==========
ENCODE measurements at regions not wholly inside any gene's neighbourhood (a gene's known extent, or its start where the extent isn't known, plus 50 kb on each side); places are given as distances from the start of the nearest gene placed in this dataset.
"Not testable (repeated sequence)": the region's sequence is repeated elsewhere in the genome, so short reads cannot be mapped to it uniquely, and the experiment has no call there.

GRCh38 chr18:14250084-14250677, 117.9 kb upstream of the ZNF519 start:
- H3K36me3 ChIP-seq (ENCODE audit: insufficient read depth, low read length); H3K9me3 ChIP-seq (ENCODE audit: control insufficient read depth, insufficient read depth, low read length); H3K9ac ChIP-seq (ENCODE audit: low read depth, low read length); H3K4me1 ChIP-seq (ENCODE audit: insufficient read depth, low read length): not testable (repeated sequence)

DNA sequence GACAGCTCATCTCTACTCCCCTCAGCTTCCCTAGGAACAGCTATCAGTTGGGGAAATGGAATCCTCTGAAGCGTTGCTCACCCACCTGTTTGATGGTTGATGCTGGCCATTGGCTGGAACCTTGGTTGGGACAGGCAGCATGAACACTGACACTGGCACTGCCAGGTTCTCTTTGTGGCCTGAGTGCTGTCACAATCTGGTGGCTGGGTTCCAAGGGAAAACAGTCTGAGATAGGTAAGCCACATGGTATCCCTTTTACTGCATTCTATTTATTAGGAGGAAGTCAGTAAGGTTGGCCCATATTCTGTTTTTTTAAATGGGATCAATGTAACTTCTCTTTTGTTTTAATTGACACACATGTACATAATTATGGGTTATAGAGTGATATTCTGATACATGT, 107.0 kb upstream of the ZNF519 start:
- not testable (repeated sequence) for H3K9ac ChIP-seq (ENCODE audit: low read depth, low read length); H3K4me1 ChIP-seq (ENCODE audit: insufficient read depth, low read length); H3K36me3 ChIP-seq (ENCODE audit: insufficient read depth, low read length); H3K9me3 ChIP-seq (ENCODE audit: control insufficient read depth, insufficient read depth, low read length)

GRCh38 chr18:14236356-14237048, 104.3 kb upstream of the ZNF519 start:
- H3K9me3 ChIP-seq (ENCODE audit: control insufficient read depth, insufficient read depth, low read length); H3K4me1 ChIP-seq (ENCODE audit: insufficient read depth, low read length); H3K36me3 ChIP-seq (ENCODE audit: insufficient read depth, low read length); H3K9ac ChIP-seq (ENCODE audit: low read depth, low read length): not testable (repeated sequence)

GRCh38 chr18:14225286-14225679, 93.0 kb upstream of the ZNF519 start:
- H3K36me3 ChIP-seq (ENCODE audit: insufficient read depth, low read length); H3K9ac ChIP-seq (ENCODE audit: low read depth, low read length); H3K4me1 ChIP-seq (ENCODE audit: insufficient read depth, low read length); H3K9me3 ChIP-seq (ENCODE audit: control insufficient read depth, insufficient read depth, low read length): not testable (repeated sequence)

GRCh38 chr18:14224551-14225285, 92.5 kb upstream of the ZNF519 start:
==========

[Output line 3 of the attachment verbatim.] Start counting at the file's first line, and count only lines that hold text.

GRCh38 chr18:14250084-14250677, 117.9 kb upstream of the ZNF519 start: